AP Control Panel: Automation enables performance transparency

One of the issues accounts payable departments wrangle with is moving beyond the traditional transactional focus toward a higher, more holistic view of the accounts payable (AP) operation. Yet this insight is fundamental to improving overall performance.

Accounts payable automation can provide that additional business intelligence, offering visibility into the operation at a higher altitude than just resolving problems with individual invoices or getting a payables run done on time.

Yet many AP departments get bogged down with day-to-day processing tasks at the expense of valuable intelligence present within the data the automation solution collects. The pressure mounts to earn fast-pay discounts and make vendors happy, and therefore the team concentrates on putting fires out and pushing work through. We don’t consider important insights that might make processes less unwieldy and more efficient long-term because they take a back seat to the daily grind.

This is not a new problem for AP. No matter the size of the department and the level of automation it possesses, getting out of the weeds of daily transactional processing and gaining the perspective necessary to make significant process improvements is always a challenge. However, accounts payable automation should make that easier — at least in theory.

The survey methodology

The recent AP Control Panel survey conducted in partnership with Hyland and the Institute of Finance & Management (IOFM) polled respondents about their levels of automation and how much insight that provides into their operations.

While the results showed that automation certainly makes tracking invoices and developing performance metrics easier, we wanted to get a little more specific: What advantages do those respondents with significant automation have in terms of being able to search on various criteria associated with their invoices?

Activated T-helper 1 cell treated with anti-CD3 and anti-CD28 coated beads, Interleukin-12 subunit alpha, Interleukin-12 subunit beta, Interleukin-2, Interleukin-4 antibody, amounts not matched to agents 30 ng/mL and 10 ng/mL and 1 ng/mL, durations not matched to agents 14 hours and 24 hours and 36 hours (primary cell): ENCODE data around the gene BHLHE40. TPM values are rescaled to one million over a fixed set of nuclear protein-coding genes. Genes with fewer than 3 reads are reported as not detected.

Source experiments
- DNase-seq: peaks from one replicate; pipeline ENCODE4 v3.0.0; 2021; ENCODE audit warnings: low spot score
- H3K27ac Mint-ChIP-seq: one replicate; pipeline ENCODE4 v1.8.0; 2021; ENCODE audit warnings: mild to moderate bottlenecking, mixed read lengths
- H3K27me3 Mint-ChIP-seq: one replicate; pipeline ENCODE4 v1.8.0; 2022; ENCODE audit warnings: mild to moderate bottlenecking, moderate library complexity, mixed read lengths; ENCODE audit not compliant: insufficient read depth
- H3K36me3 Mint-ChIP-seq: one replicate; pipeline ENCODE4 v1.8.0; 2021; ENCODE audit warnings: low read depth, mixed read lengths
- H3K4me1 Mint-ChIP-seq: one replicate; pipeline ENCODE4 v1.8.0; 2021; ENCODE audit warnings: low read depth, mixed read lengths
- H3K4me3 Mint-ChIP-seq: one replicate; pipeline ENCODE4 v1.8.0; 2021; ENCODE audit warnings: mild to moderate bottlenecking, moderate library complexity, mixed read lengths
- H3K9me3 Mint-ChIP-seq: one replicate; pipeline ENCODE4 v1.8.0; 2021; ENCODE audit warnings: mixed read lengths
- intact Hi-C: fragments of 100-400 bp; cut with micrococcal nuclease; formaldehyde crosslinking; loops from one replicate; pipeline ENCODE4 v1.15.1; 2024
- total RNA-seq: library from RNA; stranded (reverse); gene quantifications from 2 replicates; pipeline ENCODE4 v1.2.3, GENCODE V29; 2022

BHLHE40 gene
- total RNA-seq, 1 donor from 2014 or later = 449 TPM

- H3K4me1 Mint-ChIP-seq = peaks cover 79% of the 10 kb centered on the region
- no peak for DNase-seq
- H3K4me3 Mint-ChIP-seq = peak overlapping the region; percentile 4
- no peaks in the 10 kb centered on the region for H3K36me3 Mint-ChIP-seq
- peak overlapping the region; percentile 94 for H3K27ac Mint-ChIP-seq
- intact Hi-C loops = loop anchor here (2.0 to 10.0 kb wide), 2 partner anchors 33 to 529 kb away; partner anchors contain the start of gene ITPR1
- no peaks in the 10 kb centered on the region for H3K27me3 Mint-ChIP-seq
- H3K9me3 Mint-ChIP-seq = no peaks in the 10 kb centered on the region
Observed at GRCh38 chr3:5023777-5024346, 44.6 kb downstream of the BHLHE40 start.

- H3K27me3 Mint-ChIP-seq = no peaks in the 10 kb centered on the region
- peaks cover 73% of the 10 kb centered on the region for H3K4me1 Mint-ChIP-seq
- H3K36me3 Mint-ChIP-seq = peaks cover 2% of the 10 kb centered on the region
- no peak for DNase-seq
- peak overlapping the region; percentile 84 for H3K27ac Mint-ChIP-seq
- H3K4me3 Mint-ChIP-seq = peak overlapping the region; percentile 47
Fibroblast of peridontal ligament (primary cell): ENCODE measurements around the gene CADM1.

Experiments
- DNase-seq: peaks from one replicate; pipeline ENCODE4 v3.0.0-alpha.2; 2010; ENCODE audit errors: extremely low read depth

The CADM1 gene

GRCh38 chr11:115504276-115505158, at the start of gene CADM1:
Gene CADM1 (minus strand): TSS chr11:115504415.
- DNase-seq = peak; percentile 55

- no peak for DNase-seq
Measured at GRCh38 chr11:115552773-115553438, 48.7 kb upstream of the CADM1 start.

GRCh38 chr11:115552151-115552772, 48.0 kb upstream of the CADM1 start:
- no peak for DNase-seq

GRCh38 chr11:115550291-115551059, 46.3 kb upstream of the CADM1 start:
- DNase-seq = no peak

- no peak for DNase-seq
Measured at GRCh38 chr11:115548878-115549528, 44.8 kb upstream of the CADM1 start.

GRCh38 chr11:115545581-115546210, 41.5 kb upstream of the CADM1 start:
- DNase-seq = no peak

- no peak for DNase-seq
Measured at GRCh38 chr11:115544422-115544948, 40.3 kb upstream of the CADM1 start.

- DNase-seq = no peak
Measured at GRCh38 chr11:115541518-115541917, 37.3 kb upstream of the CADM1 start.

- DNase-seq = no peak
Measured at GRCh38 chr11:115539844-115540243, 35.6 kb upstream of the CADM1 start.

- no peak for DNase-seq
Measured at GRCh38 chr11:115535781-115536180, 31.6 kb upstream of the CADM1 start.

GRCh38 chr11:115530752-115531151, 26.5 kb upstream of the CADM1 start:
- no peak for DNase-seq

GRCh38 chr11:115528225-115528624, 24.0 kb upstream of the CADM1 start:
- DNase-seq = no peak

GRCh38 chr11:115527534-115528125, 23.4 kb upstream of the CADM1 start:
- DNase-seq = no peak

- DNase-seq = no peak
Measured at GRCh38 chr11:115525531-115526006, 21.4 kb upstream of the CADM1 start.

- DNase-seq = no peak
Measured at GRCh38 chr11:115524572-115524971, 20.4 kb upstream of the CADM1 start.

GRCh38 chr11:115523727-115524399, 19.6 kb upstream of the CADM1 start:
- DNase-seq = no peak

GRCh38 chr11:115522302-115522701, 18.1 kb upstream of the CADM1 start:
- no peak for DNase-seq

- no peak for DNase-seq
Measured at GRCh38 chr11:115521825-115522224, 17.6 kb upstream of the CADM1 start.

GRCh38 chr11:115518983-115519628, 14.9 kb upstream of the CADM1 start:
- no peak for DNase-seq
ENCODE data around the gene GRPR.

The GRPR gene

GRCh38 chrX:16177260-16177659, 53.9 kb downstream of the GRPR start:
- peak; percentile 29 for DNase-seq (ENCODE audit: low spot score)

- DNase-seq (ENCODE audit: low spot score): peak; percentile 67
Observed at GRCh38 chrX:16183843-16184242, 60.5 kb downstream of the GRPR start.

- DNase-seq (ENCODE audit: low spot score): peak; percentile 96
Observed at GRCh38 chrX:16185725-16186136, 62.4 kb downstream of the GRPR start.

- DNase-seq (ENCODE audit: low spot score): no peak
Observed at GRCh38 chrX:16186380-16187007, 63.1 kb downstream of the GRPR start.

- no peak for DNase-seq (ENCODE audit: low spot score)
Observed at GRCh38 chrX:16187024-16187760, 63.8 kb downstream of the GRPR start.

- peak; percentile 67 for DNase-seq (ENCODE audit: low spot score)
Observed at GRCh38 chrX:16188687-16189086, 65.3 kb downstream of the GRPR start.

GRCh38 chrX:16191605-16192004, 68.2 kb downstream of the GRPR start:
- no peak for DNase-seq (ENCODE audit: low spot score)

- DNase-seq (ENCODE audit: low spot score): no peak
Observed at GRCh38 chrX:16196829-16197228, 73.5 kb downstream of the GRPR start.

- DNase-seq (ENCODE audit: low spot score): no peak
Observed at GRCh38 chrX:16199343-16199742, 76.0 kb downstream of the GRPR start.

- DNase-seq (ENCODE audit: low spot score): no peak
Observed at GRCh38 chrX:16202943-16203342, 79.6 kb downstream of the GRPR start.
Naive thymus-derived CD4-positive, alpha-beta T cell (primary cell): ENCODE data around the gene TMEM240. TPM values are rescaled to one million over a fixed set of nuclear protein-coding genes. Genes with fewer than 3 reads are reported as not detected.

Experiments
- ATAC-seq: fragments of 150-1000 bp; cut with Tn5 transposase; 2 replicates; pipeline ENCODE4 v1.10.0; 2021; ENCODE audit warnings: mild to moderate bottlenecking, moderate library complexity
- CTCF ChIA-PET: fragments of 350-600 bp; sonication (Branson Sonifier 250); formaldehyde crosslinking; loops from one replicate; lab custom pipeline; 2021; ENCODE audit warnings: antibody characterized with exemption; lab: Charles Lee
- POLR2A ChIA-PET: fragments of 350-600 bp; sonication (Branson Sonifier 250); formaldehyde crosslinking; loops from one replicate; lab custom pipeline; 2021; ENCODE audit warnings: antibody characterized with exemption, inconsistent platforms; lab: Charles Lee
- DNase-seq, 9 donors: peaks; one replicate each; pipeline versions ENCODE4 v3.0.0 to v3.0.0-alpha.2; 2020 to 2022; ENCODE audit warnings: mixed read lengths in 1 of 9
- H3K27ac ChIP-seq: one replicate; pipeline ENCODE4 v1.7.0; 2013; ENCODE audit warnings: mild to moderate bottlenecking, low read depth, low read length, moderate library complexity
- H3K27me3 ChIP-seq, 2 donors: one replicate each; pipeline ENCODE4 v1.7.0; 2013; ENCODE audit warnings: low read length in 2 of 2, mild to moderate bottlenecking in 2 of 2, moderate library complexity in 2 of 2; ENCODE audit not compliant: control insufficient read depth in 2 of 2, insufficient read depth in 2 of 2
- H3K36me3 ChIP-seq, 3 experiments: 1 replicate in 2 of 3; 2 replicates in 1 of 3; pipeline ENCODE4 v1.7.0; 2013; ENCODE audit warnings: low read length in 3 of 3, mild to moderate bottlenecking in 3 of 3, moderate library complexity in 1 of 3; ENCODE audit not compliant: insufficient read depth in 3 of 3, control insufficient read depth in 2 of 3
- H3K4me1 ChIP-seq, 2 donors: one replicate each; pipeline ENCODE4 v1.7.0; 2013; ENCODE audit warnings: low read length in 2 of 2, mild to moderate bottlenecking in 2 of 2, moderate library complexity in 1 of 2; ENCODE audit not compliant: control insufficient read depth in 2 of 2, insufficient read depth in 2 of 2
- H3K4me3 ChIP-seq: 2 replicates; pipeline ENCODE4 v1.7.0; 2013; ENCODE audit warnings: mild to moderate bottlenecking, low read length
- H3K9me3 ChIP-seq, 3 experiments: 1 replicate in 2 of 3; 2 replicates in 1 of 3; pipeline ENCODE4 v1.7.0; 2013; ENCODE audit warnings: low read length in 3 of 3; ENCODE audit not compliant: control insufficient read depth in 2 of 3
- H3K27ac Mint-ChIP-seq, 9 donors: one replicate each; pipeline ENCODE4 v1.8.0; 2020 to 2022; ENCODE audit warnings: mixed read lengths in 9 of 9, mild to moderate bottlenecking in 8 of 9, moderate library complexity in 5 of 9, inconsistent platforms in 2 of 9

We asked survey respondents several questions about how automated their AP departments are and what capabilities they have when looking for invoices. We asked the question, “By which of the following methods can your organization search for invoices?”

They were free to choose any number of these eight possible responses:

  1. Date of receipt
  2. Due date
  3. Invoice amount
  4. Invoice date
  5. Invoice owner
  6. Invoice number
  7. PO number
  8. Supplier

Below are the aggregate results of the responses.


But what does this tell us?

Transactional vs. performance insight

Note that the four most common methods of sorting invoices (by invoice number, supplier, PO number and invoice amount) are primarily transactional in nature. That is, if you were looking for a specific invoice, you’d probably search on one of these attributes. That’s important to resolving one-off issues—answering a vendor inquiry about a late payment, for example.

However, if you were looking for trends that might help you tune up your overall performance, you might want to know:

  • Date of receipt

At what point during the week or month do you receive the most invoices? This would be valuable for staffing and work-balancing purposes.

  • Invoice owner

Are there approval backlogs associated with certain people or departments? Do there appear to be irregularities associated with a particular buyer that might indicate fraudulent activity?